I gave three talks this year: I spoke about Scratching the Surface and notions of non-traditional publishing to students at both RISD and Parsons School of Design. I also spoke, moderated a panel, and co-organized a workshop on design writing at the AIGA Conference.
It was bittersweet to teach in the graduate program at Pratt and the undergraduate program at Parsons for the last time, before moving. These programs mean a lot to me and I am a better teacher because of them.
Every book I read in 2021
I read 50 books in 2021 and here’s a list of all of them (I didn’t include poetry collections or comics here). The list is heavily weighted towards fiction but you’ll find a good mix here. Some standouts include Justin Beal’s Sandfuture, Curtis Sittenfeld’s Rodham, Lauren Oyler’s Fake Accounts and Jonathan Franzen’s Crossroads.
Every movie I watched in 2021
I watched 138 movies this year and here’s my list of all of them. I spent a lot of time going through director filmographies this year, beginning with David Fincher, before moving through David Lynch, Stanley Kubrick, Wes Anderson and Bong Joon Ho. I loved Questlove’s Summer of Soul and Errol Morris’s My Psychedelic Love Story. Jane Campion’s The Power of the Dog was a nice end of year treat and Bo Burnham’s Inside was a masterpiece.
My favorite essays of 2021
Heavily weighted towards profiles this year but there’s also some smart writing on work and parenting, and the work of W.G. Sebald and David Graeber.
The Best Design Books of 2021
For Eye on Design, I wrote about my favorite design books of the year. A good mix of visual monographs, literary memoirs, and writing on history and theory.
I’m looking forward to settling into my new job at NCSU and embedding myself in this community. I’m hopeful pandemic shutdowns begin to open up so that we can explore more of our new city. We’ve already fallen in love with the parks and trails.
I’m working on writing and publishing more and in more places. I’d like to publish in some peer-review journals next year and expand the design writing I’ve been doing the last few years. I also have a big design history research project kicking off in January that I’m very excited about, even though I’m not totally sure where it will lead just yet. I’m hoping to complete a book proposal.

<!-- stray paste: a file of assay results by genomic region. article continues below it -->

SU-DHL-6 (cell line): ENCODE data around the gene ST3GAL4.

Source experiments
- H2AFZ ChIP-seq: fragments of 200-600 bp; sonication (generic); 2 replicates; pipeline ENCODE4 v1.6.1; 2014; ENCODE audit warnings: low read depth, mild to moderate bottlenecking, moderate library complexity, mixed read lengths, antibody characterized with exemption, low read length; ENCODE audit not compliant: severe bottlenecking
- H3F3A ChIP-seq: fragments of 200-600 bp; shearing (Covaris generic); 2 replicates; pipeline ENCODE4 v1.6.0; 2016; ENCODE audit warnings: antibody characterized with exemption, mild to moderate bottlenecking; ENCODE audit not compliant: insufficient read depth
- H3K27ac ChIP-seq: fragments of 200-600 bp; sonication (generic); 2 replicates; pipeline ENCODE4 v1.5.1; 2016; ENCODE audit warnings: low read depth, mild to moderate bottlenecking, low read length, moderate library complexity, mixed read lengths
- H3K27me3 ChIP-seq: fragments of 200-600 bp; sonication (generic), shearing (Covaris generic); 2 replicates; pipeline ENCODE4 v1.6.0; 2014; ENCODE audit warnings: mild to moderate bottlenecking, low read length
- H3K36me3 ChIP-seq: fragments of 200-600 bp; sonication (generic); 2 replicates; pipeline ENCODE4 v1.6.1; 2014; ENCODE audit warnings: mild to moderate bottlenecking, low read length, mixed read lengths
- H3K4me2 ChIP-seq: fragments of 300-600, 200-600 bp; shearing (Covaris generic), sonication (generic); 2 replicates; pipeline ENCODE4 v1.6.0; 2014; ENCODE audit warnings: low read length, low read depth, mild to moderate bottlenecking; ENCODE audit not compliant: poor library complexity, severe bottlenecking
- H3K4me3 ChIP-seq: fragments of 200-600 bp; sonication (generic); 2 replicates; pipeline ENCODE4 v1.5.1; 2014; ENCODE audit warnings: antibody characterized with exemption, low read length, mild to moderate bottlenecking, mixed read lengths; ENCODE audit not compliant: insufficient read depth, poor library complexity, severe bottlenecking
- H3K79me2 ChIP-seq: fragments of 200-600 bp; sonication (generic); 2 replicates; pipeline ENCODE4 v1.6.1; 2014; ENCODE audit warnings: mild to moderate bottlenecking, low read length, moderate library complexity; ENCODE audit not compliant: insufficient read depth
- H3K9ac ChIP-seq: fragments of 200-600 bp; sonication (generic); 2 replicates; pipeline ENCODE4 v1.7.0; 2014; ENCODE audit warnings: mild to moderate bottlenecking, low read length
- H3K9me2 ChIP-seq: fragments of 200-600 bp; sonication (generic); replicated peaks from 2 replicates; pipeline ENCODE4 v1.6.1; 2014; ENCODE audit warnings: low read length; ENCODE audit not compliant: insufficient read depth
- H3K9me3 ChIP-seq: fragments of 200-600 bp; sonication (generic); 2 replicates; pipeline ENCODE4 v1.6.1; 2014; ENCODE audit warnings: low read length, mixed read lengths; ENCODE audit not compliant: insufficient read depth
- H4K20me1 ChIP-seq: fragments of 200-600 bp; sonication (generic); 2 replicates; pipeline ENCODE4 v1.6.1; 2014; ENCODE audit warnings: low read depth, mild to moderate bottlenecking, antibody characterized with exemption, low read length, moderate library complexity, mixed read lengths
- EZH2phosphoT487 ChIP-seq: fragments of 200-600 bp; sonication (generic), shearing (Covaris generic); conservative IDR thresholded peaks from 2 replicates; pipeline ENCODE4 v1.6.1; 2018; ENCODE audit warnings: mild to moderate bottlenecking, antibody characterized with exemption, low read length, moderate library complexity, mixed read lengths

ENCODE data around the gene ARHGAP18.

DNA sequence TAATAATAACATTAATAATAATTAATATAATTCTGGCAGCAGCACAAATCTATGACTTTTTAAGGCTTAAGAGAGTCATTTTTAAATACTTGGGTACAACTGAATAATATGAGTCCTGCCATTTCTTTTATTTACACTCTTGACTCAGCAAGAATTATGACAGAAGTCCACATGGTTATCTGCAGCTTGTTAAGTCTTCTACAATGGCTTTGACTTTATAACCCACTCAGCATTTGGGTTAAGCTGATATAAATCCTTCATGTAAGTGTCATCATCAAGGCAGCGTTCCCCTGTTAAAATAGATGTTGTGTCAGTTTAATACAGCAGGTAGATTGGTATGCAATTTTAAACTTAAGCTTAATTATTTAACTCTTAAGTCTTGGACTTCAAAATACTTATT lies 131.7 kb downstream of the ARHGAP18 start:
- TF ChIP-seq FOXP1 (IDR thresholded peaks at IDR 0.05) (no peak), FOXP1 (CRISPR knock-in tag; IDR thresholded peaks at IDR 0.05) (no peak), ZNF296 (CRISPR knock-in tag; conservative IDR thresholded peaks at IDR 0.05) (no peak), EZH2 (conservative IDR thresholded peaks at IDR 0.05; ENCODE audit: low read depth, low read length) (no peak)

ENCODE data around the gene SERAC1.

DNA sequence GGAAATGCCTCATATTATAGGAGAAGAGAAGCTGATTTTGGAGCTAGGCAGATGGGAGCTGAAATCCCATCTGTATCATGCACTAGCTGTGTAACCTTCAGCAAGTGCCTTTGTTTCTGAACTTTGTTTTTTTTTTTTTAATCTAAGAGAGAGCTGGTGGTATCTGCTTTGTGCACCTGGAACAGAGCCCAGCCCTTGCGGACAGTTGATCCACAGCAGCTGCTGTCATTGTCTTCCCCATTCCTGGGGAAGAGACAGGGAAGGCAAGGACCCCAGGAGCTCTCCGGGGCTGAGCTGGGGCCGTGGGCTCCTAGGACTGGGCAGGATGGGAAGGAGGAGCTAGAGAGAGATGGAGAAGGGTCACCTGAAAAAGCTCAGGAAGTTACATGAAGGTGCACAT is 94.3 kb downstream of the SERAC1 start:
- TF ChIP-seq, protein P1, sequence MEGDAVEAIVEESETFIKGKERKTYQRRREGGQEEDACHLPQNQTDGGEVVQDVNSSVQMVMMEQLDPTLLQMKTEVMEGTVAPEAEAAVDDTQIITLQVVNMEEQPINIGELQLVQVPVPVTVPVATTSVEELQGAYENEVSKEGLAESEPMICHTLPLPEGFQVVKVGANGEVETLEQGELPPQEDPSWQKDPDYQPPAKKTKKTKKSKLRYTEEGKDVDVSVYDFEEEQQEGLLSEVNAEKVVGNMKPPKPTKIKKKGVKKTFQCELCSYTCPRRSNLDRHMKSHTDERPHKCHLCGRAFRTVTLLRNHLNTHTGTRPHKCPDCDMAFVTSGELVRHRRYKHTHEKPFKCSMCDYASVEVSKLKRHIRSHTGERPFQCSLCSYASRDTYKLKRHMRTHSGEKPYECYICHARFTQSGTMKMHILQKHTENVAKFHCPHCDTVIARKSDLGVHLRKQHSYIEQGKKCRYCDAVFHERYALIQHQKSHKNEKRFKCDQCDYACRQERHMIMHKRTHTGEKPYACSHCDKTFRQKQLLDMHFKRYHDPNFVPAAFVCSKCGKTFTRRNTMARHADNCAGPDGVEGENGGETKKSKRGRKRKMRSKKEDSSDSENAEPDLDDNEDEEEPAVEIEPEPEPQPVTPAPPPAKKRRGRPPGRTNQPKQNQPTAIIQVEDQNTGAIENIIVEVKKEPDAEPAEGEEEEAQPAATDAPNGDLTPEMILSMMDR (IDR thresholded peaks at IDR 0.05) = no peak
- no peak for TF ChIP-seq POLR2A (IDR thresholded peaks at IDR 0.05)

I’d love to pick up a few more design projects in 2022. I miss designing books, especially, but would love to do some small websites or branding work again too. If you are looking for a designer or have potential collaboration ideas, we should talk.
I’m also very interested in doing more speaking events. If you’d like me to speak to your class, visit your school or workplace, or join in a critique session, send me a note and we can try to make something work!
I ended the year reading Jonathan Lee’s The Great Mistake, a historic novel based on the life of Andrew Green, the lawyer to helped plan Central Park, organized for New York’s five borough’s to merge, and helped develop The Metropolitan Museum of Art and The Museum of Natural History in New York. It has everything I love, both in thinking about architecture and cities,ph and in a work of fiction. I’m now about halfway through Rivka Galchen’s Everyone Knows Your Mother is a Ghost which is making me laugh much more than I expected.
We’re working through HBO Max’s Station Eleven and completely loving it. It’s written by Patrick Somerville, who was the showrunner for Netflix’s Maniac (which I loved) and wrote for The Leftovers (which might be my favorite show?) and directed by Hiro Murai (who directed another favorite, Atlanta) so I knew I was going to like it (plus I loved the book it was based on) but it very much feels like a spiritual successor to The Leftovers and fits the feeling of this moment perfectly.
The second season of How to with John Wilson continues to charm and delight me. I’m assigning an episode of it in one of my classes this semester! I was excited to see a nice profile of Wilson in The New York Times Magazine recently.
I ended the year watching Wim Wender’s road trilogy. Alice in the Cities felt like a masterpiece to me and easily my favorite from the group.
SSENSE had a great profile of Amy Auscherman, the archivist at Herman Miller, that I really enjoyed. This piece from Javier Syquia on rejecting the term ‘vernacular’ in graphic design is really smart. I was pleased to see New York architects are trying to form a labor union.
Wish you a happy and safe new year! I begin every year listening to this song, so I’m passing the tradition on to you.